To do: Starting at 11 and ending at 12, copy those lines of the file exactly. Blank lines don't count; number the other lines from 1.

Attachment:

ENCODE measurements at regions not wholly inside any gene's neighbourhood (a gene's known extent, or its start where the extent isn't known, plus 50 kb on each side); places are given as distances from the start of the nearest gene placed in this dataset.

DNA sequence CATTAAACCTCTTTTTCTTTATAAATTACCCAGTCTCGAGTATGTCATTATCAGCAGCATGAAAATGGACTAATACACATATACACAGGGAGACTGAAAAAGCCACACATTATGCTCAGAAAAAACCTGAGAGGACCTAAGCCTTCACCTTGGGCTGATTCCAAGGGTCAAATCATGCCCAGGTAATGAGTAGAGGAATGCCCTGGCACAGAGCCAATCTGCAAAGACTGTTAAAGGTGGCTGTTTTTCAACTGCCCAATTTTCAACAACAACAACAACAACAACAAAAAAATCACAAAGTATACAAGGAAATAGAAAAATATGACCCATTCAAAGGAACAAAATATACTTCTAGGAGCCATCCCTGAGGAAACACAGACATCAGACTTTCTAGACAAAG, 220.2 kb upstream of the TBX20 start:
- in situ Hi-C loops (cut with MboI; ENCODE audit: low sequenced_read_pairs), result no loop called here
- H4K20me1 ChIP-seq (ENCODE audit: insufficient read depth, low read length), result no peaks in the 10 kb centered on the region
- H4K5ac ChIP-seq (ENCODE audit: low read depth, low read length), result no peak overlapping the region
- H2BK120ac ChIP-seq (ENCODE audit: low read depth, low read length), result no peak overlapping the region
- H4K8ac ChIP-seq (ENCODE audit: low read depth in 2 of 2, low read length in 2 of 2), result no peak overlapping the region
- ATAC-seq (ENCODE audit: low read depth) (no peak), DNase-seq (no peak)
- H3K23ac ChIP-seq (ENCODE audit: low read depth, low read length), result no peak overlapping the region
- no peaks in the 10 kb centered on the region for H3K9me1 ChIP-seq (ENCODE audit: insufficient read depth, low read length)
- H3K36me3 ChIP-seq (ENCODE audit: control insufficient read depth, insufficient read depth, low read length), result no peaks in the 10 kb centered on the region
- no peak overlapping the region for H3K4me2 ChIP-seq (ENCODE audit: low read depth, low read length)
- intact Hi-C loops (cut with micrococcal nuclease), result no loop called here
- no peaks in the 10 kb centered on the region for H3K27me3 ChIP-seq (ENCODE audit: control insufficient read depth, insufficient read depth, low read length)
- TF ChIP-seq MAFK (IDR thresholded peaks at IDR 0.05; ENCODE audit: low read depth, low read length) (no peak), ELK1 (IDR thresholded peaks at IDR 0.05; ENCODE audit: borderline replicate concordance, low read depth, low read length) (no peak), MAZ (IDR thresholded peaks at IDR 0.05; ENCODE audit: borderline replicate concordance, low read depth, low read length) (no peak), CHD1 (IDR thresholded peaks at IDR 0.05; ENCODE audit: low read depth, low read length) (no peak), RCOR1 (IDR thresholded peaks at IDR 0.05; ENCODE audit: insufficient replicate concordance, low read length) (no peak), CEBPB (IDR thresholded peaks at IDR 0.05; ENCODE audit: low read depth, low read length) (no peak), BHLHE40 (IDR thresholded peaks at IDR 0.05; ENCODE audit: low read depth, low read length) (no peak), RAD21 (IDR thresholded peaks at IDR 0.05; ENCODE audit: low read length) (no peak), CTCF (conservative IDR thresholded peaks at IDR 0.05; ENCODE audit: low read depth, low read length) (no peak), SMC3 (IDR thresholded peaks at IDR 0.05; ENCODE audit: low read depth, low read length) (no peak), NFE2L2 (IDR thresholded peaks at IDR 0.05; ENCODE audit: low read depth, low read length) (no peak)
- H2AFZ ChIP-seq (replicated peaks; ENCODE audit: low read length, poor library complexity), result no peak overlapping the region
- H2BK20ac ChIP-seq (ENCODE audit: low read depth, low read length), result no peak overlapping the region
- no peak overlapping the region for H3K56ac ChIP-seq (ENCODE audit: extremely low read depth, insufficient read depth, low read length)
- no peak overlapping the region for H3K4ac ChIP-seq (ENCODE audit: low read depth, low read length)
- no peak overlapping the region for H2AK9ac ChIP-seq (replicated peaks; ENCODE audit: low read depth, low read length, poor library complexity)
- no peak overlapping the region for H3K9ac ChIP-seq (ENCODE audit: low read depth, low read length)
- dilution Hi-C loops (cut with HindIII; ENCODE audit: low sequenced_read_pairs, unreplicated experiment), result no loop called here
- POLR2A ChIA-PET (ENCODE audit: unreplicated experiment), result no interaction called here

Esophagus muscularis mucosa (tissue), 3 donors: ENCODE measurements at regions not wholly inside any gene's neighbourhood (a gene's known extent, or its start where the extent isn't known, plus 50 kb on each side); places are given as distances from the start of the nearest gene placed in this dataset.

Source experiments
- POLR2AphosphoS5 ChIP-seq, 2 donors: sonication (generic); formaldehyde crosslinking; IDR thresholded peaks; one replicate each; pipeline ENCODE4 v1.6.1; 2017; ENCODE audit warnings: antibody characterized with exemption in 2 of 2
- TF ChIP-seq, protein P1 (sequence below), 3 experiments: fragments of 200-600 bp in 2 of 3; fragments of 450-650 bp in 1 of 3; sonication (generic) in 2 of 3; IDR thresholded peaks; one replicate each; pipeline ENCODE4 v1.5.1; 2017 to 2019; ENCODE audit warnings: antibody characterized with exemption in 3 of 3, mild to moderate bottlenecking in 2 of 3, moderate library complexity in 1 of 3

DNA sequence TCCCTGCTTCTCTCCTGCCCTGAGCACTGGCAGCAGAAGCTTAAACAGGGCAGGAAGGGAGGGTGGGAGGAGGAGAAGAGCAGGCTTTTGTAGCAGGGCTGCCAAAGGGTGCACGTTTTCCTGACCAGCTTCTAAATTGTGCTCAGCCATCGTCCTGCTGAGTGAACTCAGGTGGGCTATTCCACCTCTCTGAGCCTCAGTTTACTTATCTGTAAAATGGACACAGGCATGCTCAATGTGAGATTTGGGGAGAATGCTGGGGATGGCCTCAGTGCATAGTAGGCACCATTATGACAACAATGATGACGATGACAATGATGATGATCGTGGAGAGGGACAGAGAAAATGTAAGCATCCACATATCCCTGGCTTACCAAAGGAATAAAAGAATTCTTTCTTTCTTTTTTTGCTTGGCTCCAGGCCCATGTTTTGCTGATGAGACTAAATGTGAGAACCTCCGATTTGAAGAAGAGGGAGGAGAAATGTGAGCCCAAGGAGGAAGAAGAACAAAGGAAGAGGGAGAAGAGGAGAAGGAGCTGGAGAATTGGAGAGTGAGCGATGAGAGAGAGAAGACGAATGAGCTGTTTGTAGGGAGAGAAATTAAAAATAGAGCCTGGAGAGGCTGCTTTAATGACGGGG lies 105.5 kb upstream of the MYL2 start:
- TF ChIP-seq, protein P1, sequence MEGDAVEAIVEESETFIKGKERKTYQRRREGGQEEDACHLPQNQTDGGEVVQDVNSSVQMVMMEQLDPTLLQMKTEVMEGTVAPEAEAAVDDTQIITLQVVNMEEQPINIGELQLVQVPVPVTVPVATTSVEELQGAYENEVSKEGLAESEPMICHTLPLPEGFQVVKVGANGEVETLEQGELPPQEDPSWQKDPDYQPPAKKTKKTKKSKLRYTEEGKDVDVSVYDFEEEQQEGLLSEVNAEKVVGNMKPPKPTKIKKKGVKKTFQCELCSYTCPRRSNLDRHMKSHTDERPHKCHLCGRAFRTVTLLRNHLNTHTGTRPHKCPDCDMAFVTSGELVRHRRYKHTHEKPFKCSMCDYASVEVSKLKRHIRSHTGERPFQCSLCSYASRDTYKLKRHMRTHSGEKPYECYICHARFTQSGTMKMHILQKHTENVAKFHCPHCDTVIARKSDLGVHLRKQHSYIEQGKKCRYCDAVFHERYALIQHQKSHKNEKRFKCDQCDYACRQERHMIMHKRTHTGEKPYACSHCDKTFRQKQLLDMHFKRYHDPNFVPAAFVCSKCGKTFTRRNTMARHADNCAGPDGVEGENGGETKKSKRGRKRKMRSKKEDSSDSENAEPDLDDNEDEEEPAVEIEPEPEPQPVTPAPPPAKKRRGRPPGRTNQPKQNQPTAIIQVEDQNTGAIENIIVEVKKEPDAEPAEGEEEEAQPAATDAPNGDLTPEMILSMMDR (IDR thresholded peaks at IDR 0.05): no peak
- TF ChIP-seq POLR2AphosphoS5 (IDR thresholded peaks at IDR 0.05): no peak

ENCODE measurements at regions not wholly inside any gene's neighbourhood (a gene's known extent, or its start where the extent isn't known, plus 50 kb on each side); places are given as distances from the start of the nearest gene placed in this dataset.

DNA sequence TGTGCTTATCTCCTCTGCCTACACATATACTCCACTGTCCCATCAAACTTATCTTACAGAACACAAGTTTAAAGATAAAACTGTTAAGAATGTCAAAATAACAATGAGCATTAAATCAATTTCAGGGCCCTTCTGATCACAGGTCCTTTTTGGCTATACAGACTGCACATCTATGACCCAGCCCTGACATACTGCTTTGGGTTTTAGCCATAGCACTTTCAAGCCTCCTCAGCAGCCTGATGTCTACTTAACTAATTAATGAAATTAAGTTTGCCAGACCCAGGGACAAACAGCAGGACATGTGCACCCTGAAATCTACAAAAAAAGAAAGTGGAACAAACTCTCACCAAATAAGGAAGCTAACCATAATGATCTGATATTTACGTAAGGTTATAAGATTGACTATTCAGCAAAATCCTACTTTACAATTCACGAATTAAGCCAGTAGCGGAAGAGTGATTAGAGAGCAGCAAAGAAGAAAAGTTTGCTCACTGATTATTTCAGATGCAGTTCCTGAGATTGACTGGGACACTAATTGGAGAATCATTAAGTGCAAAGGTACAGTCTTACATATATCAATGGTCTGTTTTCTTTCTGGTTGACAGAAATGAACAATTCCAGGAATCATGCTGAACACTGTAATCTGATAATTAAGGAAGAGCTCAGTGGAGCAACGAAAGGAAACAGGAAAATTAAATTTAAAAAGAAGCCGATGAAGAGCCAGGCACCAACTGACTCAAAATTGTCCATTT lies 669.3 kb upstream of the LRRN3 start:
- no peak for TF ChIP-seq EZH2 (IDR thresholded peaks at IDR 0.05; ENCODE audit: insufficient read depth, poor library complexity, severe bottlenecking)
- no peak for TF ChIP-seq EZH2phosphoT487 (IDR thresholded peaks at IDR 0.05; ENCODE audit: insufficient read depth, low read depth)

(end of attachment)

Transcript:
- H3K36me3 ChIP-seq (ENCODE audit: control insufficient read depth, insufficient read depth, low read length), result no peaks in the 10 kb centered on the region
- no peak overlapping the region for H3K4me2 ChIP-seq (ENCODE audit: low read depth, low read length)